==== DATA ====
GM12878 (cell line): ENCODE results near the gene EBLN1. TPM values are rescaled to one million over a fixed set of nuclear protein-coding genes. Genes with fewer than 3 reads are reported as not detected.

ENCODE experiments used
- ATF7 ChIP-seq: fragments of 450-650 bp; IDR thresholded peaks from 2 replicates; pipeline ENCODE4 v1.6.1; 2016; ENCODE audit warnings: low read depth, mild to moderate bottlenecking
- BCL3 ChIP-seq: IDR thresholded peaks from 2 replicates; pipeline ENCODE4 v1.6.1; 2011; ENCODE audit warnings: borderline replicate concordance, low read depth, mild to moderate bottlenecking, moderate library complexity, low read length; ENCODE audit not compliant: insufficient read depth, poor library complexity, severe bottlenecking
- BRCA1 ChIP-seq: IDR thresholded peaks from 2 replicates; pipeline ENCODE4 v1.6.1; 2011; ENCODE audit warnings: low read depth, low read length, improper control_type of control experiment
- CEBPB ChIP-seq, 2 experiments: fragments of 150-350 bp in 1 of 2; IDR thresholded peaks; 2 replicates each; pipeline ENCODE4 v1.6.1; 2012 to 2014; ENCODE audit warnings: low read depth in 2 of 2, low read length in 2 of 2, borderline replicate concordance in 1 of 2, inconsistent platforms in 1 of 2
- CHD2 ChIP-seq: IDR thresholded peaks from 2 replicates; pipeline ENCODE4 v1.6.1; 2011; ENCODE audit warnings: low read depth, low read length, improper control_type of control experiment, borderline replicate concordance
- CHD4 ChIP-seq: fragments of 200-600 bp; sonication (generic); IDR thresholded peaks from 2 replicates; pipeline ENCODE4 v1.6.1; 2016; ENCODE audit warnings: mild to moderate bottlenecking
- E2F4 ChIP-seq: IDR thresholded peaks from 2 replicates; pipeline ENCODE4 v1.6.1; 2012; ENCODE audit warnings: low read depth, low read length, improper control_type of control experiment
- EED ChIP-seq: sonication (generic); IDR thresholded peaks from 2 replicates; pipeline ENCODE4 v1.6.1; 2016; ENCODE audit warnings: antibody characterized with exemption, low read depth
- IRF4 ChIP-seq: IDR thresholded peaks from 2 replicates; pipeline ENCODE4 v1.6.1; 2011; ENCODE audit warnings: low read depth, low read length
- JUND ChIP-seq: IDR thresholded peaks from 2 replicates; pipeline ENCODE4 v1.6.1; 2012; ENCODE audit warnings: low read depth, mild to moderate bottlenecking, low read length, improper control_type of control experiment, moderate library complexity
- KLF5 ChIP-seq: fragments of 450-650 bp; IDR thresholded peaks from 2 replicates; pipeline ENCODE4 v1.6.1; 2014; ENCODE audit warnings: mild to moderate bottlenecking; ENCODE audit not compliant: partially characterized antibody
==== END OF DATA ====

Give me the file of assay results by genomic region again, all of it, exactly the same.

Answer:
GM12878 (cell line): ENCODE results near the gene EBLN1. TPM values are rescaled to one million over a fixed set of nuclear protein-coding genes. Genes with fewer than 3 reads are reported as not detected.

ENCODE experiments used
- ATF7 ChIP-seq: fragments of 450-650 bp; IDR thresholded peaks from 2 replicates; pipeline ENCODE4 v1.6.1; 2016; ENCODE audit warnings: low read depth, mild to moderate bottlenecking
- BCL3 ChIP-seq: IDR thresholded peaks from 2 replicates; pipeline ENCODE4 v1.6.1; 2011; ENCODE audit warnings: borderline replicate concordance, low read depth, mild to moderate bottlenecking, moderate library complexity, low read length; ENCODE audit not compliant: insufficient read depth, poor library complexity, severe bottlenecking
- BRCA1 ChIP-seq: IDR thresholded peaks from 2 replicates; pipeline ENCODE4 v1.6.1; 2011; ENCODE audit warnings: low read depth, low read length, improper control_type of control experiment
- CEBPB ChIP-seq, 2 experiments: fragments of 150-350 bp in 1 of 2; IDR thresholded peaks; 2 replicates each; pipeline ENCODE4 v1.6.1; 2012 to 2014; ENCODE audit warnings: low read depth in 2 of 2, low read length in 2 of 2, borderline replicate concordance in 1 of 2, inconsistent platforms in 1 of 2
- CHD2 ChIP-seq: IDR thresholded peaks from 2 replicates; pipeline ENCODE4 v1.6.1; 2011; ENCODE audit warnings: low read depth, low read length, improper control_type of control experiment, borderline replicate concordance
- CHD4 ChIP-seq: fragments of 200-600 bp; sonication (generic); IDR thresholded peaks from 2 replicates; pipeline ENCODE4 v1.6.1; 2016; ENCODE audit warnings: mild to moderate bottlenecking
- E2F4 ChIP-seq: IDR thresholded peaks from 2 replicates; pipeline ENCODE4 v1.6.1; 2012; ENCODE audit warnings: low read depth, low read length, improper control_type of control experiment
- EED ChIP-seq: sonication (generic); IDR thresholded peaks from 2 replicates; pipeline ENCODE4 v1.6.1; 2016; ENCODE audit warnings: antibody characterized with exemption, low read depth
- IRF4 ChIP-seq: IDR thresholded peaks from 2 replicates; pipeline ENCODE4 v1.6.1; 2011; ENCODE audit warnings: low read depth, low read length
- JUND ChIP-seq: IDR thresholded peaks from 2 replicates; pipeline ENCODE4 v1.6.1; 2012; ENCODE audit warnings: low read depth, mild to moderate bottlenecking, low read length, improper control_type of control experiment, moderate library complexity
- KLF5 ChIP-seq: fragments of 450-650 bp; IDR thresholded peaks from 2 replicates; pipeline ENCODE4 v1.6.1; 2014; ENCODE audit warnings: mild to moderate bottlenecking; ENCODE audit not compliant: partially characterized antibody